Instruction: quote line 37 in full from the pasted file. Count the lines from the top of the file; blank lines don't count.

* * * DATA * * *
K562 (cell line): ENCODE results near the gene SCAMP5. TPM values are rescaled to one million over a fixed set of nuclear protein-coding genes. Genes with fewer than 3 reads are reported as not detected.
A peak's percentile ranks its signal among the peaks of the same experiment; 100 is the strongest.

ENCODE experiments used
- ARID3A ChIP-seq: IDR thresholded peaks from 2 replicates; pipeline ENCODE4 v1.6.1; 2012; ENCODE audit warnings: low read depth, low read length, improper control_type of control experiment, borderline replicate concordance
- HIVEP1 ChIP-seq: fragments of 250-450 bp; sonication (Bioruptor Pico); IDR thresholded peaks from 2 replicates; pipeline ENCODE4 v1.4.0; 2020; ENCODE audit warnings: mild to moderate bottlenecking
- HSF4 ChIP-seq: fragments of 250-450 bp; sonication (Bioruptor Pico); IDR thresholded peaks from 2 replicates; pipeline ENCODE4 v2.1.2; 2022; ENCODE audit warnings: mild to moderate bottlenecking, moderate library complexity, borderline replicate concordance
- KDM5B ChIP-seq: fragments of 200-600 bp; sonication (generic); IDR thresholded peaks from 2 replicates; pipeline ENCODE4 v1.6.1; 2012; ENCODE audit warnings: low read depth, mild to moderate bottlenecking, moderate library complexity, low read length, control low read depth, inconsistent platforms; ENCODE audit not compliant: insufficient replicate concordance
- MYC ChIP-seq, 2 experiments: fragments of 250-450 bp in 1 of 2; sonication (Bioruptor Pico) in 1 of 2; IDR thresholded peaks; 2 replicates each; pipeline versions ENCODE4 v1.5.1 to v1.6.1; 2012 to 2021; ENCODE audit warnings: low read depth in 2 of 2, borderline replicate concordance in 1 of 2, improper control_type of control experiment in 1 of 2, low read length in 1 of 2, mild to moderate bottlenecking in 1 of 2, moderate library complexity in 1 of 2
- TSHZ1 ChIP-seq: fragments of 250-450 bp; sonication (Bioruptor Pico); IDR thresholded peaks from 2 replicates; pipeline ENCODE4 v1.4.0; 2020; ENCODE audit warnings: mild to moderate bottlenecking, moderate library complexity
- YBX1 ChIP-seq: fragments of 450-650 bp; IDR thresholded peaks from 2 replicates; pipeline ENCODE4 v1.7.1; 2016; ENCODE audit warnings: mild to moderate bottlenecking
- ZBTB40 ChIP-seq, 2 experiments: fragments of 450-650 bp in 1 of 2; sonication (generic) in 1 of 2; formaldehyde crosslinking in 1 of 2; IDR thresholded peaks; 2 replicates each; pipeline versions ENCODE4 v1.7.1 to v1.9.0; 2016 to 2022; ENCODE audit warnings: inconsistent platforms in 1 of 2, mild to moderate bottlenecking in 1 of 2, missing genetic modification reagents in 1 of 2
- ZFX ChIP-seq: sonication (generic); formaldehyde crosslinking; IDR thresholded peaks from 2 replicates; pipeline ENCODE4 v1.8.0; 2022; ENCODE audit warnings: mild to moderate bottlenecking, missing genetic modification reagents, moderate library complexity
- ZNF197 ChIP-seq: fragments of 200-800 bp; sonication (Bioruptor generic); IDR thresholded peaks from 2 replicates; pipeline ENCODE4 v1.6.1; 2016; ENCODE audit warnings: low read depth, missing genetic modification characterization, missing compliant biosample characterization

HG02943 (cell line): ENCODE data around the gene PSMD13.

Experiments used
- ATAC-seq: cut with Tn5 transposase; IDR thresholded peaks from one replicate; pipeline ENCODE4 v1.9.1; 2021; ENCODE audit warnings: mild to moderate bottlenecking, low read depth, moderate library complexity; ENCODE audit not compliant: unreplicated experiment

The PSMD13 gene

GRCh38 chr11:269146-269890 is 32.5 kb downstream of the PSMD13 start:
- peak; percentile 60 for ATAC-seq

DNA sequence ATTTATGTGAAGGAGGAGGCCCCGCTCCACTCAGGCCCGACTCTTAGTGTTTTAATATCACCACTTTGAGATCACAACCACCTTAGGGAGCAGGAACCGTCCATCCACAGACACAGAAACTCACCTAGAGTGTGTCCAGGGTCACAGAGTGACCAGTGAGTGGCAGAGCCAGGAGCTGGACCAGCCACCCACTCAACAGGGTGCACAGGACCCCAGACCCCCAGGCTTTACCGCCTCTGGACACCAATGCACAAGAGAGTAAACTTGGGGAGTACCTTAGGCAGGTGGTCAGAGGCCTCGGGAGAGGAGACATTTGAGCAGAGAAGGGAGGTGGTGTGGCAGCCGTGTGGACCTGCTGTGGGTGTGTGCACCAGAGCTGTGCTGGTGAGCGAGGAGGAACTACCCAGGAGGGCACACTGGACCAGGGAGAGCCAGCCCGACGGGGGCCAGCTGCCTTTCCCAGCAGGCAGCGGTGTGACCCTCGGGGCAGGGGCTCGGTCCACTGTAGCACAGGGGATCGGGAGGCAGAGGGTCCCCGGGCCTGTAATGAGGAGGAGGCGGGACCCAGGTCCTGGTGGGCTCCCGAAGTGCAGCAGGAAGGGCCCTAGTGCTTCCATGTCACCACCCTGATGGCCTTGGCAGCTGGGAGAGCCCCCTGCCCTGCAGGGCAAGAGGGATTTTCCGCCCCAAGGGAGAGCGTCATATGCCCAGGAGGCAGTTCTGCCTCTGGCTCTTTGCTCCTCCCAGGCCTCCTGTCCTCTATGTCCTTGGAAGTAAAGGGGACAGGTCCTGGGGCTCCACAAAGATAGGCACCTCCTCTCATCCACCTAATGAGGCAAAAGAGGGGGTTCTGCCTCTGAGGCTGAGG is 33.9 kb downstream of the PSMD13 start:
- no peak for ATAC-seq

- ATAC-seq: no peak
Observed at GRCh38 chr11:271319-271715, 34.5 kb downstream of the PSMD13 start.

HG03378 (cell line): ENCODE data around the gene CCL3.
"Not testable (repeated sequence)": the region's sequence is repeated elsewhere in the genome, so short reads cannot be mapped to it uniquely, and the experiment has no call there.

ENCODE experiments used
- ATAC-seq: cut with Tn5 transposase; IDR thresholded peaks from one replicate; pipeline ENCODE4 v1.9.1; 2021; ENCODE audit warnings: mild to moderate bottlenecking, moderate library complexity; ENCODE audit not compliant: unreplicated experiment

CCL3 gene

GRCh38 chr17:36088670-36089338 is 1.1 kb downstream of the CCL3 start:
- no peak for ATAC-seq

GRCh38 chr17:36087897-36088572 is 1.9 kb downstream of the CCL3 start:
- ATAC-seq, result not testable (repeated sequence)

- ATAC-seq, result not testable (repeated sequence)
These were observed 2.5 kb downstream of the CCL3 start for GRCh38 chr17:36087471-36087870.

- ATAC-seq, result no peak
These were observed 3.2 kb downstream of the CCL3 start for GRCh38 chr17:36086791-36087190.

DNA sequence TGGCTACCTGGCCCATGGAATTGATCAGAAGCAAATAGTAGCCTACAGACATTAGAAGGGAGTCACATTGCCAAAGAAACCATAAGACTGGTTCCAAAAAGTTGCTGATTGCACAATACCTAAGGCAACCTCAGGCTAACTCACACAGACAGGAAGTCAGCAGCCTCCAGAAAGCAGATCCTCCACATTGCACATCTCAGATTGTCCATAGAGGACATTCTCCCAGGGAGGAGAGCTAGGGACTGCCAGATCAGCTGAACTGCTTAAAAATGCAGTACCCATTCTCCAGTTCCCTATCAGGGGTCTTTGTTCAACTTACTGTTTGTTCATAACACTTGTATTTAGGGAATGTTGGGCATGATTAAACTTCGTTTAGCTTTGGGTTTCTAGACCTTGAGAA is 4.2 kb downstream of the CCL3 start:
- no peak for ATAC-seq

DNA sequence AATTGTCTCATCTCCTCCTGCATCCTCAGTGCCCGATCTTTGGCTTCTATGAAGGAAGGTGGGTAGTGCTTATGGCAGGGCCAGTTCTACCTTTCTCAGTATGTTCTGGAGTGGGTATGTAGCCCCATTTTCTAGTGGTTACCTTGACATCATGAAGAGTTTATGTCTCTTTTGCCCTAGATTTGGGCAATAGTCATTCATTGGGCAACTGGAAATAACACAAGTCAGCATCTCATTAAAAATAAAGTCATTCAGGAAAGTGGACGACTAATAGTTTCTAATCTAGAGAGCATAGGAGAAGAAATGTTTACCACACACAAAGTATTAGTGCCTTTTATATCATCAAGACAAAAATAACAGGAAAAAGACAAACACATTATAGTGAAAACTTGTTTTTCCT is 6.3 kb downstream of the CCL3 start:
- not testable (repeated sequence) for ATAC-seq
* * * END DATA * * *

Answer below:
DNA sequence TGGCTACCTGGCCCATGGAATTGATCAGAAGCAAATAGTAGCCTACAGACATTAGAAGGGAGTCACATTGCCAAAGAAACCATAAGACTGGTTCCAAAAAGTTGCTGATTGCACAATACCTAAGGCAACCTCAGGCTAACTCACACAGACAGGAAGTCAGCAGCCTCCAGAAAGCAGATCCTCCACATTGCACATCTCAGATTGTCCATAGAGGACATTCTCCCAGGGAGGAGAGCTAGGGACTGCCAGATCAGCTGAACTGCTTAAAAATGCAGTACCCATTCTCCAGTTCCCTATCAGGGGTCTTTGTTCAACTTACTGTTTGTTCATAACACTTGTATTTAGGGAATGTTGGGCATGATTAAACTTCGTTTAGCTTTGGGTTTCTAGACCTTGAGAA is 4.2 kb downstream of the CCL3 start: